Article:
I love what Joshua did when the Israelites said, “We are in! Sign us up!” He didn’t leave it at that and celebrate. He didn’t treat it as if the sale had been made, his motivational talk had worked, etc. He challenged them. He told them what they were committing to truly meant.

If we profess to be Christians, have we done this for ourselves? Have we looked inwardly and asked God to reveal any strongholds in our hearts? Have we asked him to show us any metaphorical altars we have built in our lives that are taking the place where he is meant to dwell?

I want to have the type of faith that produces fruit. I want to constantly be asking God to refine me. I want my family to truly serve the Lord and not just have the pretty artwork hanging by the front door.

But as for me and my household, we will serve the Lord.

Is that something we are willing to declare today? When Joshua goes on to challenge us about what that is going to take, are we willing to reaffirm that statement?

Thought to ponder

What altars have I erected in my heart? What sin do I not only succumb to, but also actually cherish, that may be keeping me from experiencing full life in Christ?

Sharing with the Romans

Daily Readings – Exodus 35-36, Psalm 29, Romans 3

Now we know that whatever the law says, it says to those who are under the law, so that every mouth may be silenced and the whole world held accountable to God. Therefore no one will be declared righteous in God’s sight by the works of the law; rather, through the law we become conscious of our sin.

 But now apart from the law the righteousness of God has been made known, to which the Law and the Prophets testify. This righteousness is given through faith in Jesus Christ to all who believe. There is no difference between Jew and Gentile, for all have sinned and fall short of the glory of God, and all are justified freely by his grace through the redemption that came by Christ Jesus.

Romans 3:19-24

I love Romans. It is so incredibly rich all of the way through.

You can tell early in Romans that Paul is speaking to an audience of intellectual skeptics. He is speaking to the type of crowd that is always ready with the next, “Yeah, but what about…” trying to poke holes in every facet of the gospel.

As marketplace missionaries, I think we can all relate to that!

The letters from Paul to the various churches provides us with so much amazing ammo if we truly seek to win over the hearts and minds of people within out sphere of influence to saving faith in Jesus Christ.

You can almost hear the peppering of questions from the Romans that prompted this portion of the letter.

“But Paul, I am a pretty good guy! I love my wife and kids. I generally try to do the right thing. Shouldn’t that be enough? Why is it necessary to have faith in Jesus? Why would a loving God put in this extra step? Why would a loving God not allow good people into Heaven based on not believing in Jesus? Isn’t that a bit narrow? If all that is required to have salvation is faith in Jesus, why did God ever lay out all of his laws in the first place?”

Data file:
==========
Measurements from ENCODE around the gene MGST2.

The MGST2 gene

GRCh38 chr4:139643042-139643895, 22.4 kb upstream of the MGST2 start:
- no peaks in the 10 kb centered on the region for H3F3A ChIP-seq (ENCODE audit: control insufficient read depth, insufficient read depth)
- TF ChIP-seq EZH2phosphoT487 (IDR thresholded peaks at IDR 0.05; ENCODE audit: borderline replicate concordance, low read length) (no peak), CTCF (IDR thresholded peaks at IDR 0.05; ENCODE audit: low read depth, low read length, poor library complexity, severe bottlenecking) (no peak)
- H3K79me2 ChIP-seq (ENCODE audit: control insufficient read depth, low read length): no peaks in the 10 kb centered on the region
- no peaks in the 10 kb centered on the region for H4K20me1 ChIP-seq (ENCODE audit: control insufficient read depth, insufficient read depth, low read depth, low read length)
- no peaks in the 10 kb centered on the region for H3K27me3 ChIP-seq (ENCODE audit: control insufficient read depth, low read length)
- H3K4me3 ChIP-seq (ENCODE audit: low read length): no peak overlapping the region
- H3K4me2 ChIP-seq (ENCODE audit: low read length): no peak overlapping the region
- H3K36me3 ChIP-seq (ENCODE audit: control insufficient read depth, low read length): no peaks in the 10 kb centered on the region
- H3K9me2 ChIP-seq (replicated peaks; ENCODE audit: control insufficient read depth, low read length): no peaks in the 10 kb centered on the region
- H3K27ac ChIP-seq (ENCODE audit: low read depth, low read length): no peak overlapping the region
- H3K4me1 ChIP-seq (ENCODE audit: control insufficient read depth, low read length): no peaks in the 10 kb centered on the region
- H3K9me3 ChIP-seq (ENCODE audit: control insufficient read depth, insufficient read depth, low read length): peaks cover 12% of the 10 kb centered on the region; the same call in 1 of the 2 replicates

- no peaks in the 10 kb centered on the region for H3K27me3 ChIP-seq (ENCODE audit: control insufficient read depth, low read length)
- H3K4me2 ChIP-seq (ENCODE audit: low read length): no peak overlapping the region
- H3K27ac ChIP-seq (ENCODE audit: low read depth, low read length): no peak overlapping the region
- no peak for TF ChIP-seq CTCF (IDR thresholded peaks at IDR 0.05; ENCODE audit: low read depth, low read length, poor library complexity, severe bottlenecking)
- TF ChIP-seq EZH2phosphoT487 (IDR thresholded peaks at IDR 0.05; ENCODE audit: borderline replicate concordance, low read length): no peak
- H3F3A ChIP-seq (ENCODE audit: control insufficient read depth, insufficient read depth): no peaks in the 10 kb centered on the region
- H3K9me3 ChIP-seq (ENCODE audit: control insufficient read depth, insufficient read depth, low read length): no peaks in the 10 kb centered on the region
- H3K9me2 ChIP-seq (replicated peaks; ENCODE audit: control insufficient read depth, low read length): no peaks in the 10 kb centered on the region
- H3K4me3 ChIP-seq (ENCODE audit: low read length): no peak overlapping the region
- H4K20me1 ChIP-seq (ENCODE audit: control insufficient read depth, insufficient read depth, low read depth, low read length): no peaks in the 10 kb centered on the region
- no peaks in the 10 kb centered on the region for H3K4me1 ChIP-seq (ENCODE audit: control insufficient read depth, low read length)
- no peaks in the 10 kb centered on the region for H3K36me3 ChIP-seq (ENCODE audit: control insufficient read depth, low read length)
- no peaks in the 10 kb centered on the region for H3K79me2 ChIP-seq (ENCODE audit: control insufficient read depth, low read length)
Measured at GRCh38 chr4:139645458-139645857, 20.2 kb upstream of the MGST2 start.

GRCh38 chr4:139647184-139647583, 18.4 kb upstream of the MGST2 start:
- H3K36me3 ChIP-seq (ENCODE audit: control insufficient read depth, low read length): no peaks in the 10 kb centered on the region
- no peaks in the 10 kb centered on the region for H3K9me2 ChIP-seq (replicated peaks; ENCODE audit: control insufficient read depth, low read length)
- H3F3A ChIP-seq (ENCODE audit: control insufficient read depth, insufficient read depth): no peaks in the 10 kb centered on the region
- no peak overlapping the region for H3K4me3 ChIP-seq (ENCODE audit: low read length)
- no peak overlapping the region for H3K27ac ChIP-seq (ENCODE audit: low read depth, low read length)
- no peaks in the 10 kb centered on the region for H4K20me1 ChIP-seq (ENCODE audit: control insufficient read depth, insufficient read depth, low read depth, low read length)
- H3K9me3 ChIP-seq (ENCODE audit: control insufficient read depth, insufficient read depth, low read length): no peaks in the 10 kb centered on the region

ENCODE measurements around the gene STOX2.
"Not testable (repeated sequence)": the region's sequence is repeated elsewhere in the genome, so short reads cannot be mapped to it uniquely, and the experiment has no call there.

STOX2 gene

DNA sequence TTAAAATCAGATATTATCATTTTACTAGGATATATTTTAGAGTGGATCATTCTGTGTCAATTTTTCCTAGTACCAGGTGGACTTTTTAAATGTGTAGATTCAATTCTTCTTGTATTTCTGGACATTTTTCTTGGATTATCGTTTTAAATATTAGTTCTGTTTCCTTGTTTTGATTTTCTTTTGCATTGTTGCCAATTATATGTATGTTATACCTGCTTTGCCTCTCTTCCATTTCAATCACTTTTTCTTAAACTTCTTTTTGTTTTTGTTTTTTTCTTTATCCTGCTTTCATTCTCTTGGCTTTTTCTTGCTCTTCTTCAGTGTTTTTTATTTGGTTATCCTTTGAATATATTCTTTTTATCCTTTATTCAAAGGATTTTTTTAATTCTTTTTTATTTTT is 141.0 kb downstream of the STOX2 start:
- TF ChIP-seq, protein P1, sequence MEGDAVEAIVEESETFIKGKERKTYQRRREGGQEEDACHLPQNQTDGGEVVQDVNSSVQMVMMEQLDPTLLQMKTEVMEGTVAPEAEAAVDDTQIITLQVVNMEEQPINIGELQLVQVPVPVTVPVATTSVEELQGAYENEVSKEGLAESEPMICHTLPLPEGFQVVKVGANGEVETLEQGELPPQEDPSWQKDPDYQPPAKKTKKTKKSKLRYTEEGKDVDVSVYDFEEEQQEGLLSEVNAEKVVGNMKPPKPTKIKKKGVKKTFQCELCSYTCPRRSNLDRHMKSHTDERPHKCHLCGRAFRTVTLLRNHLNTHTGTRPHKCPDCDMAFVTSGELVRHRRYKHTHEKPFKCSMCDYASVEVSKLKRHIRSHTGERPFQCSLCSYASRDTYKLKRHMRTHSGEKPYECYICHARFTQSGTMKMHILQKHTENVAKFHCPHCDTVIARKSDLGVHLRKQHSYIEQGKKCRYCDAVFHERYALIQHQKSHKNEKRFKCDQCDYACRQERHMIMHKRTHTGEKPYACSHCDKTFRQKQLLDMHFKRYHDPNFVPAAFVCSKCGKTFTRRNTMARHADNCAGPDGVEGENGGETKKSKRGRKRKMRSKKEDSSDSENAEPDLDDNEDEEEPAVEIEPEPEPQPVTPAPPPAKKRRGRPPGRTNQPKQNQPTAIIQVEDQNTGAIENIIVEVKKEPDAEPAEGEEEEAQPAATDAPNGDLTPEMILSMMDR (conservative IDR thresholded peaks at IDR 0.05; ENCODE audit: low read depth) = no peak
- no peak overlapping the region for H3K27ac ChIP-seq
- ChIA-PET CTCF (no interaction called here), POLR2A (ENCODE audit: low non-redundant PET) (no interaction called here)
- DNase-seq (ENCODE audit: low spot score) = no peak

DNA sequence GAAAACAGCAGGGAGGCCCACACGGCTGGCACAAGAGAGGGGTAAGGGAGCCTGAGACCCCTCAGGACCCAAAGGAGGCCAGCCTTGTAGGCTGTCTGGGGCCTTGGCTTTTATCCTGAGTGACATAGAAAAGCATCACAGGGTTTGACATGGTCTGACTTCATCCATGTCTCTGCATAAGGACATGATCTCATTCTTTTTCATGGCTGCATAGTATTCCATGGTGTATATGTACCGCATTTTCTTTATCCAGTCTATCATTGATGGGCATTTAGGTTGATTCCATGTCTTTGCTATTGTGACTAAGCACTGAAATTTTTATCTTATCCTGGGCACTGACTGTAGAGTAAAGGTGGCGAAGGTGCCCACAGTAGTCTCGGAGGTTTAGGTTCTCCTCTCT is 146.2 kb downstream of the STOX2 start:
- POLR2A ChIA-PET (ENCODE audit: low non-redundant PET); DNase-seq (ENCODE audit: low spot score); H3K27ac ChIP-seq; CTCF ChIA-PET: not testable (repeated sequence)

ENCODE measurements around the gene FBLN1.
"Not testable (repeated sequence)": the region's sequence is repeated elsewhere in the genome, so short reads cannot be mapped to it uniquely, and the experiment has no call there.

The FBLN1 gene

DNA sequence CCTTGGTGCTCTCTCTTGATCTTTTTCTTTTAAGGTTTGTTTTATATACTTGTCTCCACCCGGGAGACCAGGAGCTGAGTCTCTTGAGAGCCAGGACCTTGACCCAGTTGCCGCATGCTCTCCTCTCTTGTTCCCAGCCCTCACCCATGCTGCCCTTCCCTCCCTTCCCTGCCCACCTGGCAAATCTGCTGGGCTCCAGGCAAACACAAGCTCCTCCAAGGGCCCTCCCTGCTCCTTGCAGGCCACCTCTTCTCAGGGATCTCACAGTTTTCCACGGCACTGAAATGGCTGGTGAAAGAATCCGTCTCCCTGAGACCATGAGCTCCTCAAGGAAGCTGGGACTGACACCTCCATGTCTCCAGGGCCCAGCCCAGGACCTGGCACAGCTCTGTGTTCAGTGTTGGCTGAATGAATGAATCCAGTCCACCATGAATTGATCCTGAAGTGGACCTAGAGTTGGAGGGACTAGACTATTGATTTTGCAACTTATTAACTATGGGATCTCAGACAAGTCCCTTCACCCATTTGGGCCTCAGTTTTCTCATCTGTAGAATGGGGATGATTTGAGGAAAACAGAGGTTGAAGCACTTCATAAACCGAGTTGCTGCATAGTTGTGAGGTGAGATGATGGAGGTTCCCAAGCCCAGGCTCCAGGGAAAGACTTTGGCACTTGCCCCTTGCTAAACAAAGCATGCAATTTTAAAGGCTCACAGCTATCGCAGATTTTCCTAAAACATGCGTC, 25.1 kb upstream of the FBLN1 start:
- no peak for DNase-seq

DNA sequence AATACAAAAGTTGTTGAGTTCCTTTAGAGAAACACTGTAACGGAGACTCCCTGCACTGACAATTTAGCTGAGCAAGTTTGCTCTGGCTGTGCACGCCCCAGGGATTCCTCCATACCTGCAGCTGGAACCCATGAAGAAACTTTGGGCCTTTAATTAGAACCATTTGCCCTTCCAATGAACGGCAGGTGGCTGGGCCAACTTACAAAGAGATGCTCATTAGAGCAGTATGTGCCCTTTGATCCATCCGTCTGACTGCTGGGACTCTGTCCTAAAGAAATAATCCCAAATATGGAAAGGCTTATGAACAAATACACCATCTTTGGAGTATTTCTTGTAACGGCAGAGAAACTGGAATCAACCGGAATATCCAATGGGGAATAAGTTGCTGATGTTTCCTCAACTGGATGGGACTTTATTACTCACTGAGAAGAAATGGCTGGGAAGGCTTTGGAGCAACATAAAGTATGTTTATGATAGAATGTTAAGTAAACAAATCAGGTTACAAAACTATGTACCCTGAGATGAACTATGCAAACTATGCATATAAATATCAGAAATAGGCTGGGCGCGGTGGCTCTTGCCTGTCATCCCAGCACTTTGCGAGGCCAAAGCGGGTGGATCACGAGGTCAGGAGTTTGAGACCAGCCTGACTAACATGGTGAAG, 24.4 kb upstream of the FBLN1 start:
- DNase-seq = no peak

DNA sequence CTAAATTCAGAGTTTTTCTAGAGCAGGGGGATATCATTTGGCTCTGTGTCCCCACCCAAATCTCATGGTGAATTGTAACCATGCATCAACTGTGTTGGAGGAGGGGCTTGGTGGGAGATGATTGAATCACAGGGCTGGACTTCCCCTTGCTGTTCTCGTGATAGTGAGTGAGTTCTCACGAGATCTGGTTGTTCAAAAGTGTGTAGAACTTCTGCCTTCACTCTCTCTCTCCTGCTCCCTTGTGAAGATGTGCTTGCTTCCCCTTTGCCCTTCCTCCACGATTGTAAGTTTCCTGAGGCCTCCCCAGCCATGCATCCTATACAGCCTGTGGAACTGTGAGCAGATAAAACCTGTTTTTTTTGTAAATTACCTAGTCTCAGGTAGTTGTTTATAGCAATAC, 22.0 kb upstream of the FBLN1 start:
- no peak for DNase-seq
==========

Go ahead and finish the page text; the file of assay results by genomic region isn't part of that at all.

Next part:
Paul responds simply and powerfully. The law gives us the ability to look in the mirror and become conscious of our sin. It gives us the chance to say, “Darn, I guess I do have some shortcomings. I guess Paul was right when he said that we have all fallen short of the glory of God.”

Without God laying out how he wants us to live in painstaking detail, we would all be left with that vague notion that “I am a pretty good guy. Isn’t that enough?”

The law is there is for us. But thankfully, so is Jesus.

The law convicts us in the fact that we could never earn salvation because there will always be an area in our lives where we fall short. The law points us to the fact that faith in Jesus is our only true hope. And that hope is given freely so that none of us could say that we earned it. It is given freely to all to show God’s love and righteousness. That is incredibly good news!

I love this portion of Romans because it not only speaks powerfully the fundamental truth of the gospel, but it also gives us a blueprint for how we should approach evangelism with skeptics.

I love being able to share Christ with folks that are struggling in their life and already know they are missing something. So many of them are ready and willing to hear the truth. I love planting seeds in this fertile soil that Jesus talked about in Matthew. I struggle, however, having the desire to go after the intellectual skeptic. I am nervous chasing after the person I know is going to try to pick my argument apart. I have complete confidence in my own faith, but will I be able to articulate it well to them? Will I be able to answer their questions effectively enough to win them over? What if they ask tough questions I am not equipped to answer?

It is so easy to head down that path of “What if…?” and never reach out to the Romans in our own lives.